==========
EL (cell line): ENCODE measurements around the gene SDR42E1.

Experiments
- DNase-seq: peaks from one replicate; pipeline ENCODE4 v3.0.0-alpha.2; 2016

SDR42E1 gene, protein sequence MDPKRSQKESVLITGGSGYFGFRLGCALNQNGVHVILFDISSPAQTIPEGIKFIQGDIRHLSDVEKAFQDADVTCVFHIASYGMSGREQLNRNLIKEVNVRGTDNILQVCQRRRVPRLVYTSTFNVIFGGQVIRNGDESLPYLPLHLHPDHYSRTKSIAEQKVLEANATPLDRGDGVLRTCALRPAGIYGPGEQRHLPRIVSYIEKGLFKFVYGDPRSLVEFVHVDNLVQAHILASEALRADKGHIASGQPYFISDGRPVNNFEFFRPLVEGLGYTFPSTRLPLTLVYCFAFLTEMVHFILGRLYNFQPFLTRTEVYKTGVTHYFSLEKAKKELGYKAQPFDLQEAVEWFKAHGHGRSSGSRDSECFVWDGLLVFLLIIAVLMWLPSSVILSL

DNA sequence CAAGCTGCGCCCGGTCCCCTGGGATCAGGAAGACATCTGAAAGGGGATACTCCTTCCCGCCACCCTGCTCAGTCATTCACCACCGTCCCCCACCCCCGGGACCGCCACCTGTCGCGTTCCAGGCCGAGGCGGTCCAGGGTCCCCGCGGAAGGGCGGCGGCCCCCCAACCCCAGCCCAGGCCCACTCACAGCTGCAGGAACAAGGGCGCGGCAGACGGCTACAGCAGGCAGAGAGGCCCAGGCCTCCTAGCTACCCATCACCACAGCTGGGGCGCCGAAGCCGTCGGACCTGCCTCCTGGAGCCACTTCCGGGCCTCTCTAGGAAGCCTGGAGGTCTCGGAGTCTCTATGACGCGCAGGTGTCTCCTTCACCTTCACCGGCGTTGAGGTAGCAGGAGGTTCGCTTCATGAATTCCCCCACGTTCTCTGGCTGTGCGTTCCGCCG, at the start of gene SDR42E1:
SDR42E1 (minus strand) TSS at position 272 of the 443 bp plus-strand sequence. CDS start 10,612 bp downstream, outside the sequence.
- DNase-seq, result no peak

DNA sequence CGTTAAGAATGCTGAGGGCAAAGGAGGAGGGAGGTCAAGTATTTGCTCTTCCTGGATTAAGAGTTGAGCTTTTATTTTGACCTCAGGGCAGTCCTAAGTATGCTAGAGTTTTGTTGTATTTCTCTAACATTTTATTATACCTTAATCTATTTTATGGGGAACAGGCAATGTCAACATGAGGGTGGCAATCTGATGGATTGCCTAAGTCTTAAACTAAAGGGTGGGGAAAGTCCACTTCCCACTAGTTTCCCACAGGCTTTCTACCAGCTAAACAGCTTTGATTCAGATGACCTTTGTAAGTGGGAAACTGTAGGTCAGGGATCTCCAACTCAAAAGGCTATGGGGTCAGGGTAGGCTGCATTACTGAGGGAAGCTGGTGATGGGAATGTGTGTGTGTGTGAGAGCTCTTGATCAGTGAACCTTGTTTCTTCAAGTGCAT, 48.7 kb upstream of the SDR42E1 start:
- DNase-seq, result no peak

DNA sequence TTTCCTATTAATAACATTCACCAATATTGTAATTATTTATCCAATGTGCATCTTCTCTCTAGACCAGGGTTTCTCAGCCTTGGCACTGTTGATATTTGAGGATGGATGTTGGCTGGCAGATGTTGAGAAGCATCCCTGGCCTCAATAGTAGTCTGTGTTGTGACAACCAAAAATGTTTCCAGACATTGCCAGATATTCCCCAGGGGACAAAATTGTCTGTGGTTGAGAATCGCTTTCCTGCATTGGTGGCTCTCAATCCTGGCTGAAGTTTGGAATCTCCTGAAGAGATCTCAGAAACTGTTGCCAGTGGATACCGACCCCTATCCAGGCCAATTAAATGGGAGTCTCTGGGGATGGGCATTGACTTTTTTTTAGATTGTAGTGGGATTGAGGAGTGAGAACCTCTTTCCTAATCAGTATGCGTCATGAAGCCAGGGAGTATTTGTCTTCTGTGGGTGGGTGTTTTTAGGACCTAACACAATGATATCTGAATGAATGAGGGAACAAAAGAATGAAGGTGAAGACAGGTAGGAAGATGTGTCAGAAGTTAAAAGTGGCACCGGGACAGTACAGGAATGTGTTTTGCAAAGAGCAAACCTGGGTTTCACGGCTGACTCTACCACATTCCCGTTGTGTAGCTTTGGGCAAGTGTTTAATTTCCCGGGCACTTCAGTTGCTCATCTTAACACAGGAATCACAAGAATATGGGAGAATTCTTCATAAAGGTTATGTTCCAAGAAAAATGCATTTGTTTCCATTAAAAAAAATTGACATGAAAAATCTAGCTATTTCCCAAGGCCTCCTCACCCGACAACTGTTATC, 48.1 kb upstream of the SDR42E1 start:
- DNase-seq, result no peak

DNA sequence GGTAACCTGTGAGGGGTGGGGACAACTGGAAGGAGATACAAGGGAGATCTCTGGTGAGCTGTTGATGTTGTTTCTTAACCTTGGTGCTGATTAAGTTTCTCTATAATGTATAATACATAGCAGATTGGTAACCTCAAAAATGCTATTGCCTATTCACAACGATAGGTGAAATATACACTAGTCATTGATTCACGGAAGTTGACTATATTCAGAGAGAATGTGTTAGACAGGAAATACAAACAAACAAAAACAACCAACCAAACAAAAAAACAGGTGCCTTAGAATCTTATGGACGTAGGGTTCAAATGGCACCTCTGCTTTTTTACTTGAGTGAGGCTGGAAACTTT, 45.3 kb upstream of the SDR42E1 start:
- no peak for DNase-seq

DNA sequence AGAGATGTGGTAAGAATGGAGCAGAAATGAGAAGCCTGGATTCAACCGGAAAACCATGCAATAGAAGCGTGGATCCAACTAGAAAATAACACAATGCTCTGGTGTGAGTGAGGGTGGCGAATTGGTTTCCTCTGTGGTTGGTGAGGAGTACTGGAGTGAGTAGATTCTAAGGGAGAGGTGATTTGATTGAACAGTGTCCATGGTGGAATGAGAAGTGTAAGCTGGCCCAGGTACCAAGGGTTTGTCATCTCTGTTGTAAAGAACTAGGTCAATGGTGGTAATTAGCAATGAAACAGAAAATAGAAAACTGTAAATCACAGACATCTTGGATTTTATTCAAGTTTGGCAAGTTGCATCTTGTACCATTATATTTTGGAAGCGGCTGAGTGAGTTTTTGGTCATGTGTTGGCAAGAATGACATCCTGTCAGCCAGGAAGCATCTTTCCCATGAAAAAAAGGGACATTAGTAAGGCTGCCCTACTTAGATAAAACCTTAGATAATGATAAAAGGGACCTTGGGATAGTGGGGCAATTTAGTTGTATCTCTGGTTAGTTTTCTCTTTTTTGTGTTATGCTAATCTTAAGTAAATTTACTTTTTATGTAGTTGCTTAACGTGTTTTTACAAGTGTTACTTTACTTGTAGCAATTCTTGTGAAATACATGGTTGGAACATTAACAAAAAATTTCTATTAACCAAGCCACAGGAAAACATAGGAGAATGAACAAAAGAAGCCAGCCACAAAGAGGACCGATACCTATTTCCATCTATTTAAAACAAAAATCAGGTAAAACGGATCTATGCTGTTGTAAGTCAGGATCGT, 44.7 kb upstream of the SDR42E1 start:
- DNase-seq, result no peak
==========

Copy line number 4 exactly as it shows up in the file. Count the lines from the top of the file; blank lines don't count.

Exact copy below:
SDR42E1 gene, protein sequence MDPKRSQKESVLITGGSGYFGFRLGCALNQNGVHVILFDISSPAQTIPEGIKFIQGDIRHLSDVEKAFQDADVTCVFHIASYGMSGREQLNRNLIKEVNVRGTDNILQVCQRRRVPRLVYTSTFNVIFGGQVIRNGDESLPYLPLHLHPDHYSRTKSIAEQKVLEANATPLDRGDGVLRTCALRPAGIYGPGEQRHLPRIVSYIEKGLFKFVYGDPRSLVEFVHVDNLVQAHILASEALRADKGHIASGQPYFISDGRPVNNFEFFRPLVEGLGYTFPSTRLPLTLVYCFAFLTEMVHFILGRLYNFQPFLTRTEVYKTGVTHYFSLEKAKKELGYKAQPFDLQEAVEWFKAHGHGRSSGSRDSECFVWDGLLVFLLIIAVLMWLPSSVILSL